Assassin's Creed Mirage Plays To Your Nostalgia, Emulates The Feeling Of Freerunning In AC1, AC2
Plus, it seems like Basim's teleport ability is less supernatural and actually just a glitch in the Animus.
One of the major pillars of Assassin's Creed's gameplay is parkour. Or at least it used to be before taking a bit of a back seat with Origins, Odyssey, and Valhalla. All three games feature huge open worlds where buildings are often far apart instead of the more condensed and intricate city settings the Assassin's Creed series was known for, meaning freerunning from rooftop to rooftop isn't a major part of those games. Assassin's Creed Mirage seems to be a return to the series' roots, featuring a city playground as its setting with parkour at the forefront.
But which system of parkour is it? Long-time Assassin's Creed fans will tell you that the series has featured a variety of freerunning systems over the years. Each system is usually used in a few games with minor iterations before being tossed out for a completely new one. The core of the original game's parkour system was used up to Revelations, for example, and Assassin's Creed III introduced a new core system that was used in the franchise up to Rogue.
In Mirage's case, it seems like this will be another jump, building a parkour system that--though it feels like what's come before--is brand-new and distinct from the rest of the series. "The parkour system we have in Assassin's Creed Mirage is really its own thing," creative director Stéphane Boudon told GameSpot. "It has not been built to reproduce exactly a former system--it has been designed to reproduce a feeling, a nostalgia we wanted to share with our players."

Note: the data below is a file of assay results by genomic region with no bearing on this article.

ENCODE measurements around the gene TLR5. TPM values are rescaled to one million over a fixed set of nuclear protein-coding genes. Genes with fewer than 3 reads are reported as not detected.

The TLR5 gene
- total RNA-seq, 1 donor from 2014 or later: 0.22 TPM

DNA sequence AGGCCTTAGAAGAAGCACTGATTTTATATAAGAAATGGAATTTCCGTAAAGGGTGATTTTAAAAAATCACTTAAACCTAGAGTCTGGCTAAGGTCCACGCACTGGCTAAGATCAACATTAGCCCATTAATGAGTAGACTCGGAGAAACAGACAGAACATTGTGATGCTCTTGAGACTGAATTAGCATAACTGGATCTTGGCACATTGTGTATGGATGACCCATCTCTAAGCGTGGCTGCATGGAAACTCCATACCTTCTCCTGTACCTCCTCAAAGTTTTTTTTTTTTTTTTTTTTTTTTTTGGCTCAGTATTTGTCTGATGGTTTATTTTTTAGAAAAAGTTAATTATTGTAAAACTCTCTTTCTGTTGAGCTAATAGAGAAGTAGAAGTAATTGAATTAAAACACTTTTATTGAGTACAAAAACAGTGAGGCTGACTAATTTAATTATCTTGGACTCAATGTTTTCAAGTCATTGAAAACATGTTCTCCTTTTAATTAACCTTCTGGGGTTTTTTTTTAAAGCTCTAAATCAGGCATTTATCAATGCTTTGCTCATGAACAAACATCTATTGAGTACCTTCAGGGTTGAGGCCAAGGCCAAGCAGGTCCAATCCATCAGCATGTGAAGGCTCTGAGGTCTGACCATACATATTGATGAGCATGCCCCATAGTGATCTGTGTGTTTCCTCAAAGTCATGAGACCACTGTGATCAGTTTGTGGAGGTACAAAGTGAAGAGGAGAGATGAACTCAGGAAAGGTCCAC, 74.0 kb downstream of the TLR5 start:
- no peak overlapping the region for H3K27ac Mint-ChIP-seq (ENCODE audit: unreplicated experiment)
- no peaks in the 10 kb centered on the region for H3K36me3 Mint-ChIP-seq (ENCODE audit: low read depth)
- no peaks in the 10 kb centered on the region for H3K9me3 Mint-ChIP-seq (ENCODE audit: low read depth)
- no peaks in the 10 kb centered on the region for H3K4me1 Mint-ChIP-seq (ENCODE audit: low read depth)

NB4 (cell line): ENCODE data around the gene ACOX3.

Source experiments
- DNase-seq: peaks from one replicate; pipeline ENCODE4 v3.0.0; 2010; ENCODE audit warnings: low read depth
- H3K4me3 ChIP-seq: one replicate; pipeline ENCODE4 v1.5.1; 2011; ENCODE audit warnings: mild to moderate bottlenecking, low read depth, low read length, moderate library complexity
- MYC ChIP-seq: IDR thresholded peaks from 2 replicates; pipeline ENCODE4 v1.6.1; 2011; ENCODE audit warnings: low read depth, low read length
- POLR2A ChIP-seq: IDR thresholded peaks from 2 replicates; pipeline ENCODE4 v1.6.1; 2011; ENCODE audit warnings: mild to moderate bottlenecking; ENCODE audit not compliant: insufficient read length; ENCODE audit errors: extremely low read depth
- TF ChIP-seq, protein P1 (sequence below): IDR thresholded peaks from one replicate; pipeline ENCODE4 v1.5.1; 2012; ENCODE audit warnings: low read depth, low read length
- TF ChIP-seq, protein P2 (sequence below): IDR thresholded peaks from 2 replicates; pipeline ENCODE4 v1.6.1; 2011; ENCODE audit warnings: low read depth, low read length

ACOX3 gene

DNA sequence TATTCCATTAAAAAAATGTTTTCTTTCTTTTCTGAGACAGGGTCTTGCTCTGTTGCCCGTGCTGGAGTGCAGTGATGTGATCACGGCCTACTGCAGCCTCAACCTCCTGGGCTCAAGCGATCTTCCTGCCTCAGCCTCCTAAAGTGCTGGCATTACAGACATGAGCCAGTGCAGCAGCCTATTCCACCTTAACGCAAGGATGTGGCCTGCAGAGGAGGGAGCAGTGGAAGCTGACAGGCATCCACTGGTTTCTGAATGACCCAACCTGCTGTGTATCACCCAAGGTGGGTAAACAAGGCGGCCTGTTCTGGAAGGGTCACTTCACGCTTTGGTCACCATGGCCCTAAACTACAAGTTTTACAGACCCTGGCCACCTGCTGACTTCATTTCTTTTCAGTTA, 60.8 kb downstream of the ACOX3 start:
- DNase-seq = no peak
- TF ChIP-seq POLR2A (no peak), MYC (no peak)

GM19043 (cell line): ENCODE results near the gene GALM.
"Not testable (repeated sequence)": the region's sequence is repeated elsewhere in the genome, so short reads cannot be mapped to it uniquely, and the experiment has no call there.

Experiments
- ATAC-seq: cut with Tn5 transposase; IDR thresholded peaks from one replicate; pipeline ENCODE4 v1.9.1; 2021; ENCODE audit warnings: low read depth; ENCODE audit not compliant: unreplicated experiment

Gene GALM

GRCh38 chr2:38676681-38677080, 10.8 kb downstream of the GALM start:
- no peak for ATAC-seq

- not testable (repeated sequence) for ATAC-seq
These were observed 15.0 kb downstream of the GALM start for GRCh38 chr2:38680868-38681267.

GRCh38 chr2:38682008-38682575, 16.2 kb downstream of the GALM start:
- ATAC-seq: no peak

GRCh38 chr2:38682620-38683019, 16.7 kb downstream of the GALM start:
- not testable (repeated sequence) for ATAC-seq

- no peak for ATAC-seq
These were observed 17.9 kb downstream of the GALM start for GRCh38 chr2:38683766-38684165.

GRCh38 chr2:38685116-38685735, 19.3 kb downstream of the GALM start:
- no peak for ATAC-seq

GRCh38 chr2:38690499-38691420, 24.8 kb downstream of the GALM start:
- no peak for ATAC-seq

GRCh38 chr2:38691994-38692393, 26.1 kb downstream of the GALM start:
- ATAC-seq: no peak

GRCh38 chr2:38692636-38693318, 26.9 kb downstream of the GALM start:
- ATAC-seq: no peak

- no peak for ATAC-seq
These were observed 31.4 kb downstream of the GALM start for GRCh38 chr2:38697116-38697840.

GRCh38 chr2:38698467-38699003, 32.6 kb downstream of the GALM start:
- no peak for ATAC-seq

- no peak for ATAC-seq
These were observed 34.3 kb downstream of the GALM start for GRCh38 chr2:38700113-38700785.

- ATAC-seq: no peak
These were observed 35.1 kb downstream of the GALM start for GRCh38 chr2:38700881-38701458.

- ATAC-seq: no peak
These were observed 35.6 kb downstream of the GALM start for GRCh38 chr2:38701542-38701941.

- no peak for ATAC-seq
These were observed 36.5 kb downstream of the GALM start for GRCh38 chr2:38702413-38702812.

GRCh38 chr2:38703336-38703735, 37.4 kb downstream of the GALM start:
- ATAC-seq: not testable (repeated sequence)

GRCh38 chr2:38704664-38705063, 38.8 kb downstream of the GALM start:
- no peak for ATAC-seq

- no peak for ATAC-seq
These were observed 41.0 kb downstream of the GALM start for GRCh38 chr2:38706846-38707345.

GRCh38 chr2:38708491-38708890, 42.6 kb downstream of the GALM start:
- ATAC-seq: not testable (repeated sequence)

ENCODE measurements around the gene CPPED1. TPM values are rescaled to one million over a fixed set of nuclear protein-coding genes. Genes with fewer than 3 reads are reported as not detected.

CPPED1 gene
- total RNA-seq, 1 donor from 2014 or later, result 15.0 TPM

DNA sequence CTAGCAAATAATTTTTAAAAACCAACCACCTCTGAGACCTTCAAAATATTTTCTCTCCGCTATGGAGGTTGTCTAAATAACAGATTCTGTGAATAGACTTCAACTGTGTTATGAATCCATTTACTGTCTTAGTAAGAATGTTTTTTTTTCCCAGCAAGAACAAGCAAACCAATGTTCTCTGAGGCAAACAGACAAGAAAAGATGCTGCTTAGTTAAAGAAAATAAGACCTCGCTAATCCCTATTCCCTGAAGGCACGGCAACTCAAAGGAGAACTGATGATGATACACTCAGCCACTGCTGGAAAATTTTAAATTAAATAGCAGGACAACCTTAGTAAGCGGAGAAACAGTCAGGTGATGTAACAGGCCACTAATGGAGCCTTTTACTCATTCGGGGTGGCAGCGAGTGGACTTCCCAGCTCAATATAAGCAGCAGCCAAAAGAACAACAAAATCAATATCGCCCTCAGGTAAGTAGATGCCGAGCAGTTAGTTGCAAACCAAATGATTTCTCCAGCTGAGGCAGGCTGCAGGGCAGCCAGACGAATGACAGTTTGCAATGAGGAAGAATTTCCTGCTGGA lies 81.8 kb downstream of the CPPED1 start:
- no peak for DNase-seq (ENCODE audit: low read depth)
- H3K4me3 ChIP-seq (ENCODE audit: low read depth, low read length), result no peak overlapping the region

Boudon specified that Mirage was built "as a tribute to the first [Assassin's Creed] games" from the get-go and so its parkour system will both look and feel most like the first few games in the franchise. However, if you were to play Mirage back-to-back with these early games, you'd be able to tell the difference.
"It was for us natural, not to emulate but be inspired by those early games," Boudon said. "Altair and Ezio's journeys are for many fans--and many developers in the team--reminiscent of this first thrill we all had facing the freedom to parkour a city-scale world map."
According to Boudon, playing off players' nostalgia was only one of the key pillars of Mirage's parkour system. Beyond honoring the legacy of Assassin's Creed, the new system is designed with both fluidity and comfort in mind.
"The fluidity has been reached mainly by reworking Basim's animations and speed," he said. "Basim is light and agile, and we removed weight with the [idea] to keep the momentum ongoing. You can quickly reach a destination while the level design [gives] you the agency to find the most efficient path to do so."
The question of Basim's speed has been a subject of contention within the Assassin's Creed fanbase since the Mirage gameplay reveal during Ubisoft Forward. It's sometimes tricky to get an idea for a character's speed just by looking at a trailer and though Basim looks faster than the guards chasing him, it's difficult to tell if he'll feel nimble when actually playing as him.